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NHTSA pre-emption draws protest from 26 AGs



As we noted Sept. 8, trial lawyers are livid about a proposal by the National Highway Traffic Safety Administration to make its standard on roof crush strength dispositive in later liability litigation -- thus preventing later lawyers and juries from endlessly second-guessing whether a car roof design meeting the standard at the time of its sale was truly defective or not. Now 26 of the 50 state attorneys general have signed a letter to NHTSA opposing the pre-emption provision. The National Conference of State Legislatures, a reliable opponent of most federal-level steps toward liability reform, doesn't like the idea either. According to the AP coverage:

"State governments and the federal government will have to cover millions of dollars in health care costs which they will pass along to taxpayers, costs that, by all rights, should be the responsibility of manufacturers," the attorneys general wrote.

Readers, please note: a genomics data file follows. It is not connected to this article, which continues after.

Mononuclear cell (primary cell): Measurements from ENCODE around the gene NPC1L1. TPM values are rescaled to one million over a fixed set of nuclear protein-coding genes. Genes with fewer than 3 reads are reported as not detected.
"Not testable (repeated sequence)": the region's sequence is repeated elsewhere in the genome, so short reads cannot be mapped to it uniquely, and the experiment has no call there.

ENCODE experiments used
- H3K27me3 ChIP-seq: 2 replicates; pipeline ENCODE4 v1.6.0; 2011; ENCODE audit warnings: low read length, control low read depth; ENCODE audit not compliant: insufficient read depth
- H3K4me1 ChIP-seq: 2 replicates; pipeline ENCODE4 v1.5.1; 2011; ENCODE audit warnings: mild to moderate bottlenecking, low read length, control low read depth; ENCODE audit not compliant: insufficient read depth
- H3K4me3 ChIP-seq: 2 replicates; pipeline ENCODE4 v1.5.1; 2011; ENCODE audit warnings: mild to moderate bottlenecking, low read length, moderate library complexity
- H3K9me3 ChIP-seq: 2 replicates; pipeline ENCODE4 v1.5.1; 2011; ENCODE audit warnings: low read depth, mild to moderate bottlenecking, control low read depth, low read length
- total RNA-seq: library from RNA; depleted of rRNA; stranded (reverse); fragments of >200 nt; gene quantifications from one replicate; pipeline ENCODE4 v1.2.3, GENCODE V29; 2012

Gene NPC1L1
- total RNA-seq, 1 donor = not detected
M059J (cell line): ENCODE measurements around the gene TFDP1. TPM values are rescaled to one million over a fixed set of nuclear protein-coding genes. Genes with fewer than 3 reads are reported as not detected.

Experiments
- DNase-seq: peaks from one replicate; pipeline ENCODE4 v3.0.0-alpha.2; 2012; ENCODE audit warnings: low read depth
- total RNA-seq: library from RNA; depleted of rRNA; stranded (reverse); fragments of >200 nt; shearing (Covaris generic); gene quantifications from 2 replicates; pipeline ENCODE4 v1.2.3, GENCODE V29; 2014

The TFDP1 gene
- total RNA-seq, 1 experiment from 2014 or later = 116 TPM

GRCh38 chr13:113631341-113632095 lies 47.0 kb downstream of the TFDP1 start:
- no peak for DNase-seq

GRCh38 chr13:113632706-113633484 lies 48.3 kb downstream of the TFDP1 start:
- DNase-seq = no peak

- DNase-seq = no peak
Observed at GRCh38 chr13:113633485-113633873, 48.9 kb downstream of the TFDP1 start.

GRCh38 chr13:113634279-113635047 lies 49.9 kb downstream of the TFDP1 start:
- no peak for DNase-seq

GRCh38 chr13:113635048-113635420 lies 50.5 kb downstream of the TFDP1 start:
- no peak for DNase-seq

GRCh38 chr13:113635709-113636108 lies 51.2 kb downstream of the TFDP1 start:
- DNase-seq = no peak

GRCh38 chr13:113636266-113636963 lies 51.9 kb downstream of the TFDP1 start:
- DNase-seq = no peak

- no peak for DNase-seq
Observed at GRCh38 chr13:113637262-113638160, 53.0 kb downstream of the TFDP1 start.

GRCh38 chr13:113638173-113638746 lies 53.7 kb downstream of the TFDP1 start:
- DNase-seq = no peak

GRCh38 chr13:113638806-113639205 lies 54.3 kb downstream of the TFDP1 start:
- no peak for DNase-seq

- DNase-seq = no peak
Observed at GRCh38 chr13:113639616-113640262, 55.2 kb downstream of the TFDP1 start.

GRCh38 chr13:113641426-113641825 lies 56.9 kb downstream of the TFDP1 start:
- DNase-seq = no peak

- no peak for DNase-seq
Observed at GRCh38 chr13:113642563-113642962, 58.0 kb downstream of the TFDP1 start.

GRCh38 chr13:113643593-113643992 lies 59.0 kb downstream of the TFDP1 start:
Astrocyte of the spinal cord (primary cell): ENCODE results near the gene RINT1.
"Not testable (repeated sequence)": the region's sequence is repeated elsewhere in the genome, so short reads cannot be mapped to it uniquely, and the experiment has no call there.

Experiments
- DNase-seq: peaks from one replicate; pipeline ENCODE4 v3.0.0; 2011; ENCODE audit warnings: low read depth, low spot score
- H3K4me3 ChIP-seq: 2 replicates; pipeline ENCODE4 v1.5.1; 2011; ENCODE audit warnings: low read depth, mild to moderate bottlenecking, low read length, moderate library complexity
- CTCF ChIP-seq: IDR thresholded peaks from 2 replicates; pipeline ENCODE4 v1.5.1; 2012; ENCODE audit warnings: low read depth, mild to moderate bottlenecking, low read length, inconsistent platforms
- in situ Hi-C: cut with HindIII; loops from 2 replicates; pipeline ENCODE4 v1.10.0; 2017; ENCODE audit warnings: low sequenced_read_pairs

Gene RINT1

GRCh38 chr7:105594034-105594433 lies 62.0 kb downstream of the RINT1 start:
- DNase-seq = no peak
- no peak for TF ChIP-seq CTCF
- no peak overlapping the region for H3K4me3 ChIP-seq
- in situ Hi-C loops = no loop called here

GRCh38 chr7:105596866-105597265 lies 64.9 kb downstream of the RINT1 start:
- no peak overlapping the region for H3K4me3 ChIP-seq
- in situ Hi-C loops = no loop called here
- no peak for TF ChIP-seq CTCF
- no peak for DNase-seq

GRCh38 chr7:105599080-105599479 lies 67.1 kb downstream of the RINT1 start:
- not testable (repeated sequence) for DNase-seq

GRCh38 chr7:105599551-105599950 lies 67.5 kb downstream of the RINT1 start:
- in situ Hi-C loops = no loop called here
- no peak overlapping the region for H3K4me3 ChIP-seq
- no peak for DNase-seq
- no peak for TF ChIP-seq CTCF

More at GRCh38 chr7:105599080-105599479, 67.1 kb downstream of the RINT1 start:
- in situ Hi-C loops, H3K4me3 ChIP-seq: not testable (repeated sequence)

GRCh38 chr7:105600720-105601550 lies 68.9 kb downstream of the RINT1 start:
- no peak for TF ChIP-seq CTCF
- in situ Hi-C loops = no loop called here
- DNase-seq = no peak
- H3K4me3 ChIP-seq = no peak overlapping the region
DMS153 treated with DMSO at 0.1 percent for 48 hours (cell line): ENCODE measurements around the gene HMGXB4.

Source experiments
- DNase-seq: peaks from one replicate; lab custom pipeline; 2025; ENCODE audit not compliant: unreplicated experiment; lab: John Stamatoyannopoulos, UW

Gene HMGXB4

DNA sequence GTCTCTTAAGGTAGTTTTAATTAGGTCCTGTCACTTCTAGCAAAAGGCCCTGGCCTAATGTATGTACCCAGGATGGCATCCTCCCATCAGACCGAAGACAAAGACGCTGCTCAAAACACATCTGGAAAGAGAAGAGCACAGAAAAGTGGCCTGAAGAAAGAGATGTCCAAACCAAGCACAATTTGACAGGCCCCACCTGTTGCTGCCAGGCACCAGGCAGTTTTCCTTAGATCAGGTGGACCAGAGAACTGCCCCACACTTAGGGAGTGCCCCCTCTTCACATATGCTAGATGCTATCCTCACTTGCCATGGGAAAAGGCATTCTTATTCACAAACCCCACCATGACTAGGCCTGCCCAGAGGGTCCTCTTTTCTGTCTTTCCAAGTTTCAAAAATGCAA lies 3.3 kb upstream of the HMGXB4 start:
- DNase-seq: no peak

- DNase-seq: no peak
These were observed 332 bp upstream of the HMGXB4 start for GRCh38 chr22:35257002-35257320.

Comments reader Peter Eipers: "...responsibility of the drivers, I'm sure he meant to say."

 

 


Isaac Gorodetski
Project Manager,
Center for Legal Policy at the
Manhattan Institute
igorodetski@manhattan-institute.org

Katherine Lazarski
Press Officer,
Manhattan Institute
klazarski@manhattan-institute.org

 

Published by the Manhattan Institute

The Manhattan Insitute's Center for Legal Policy.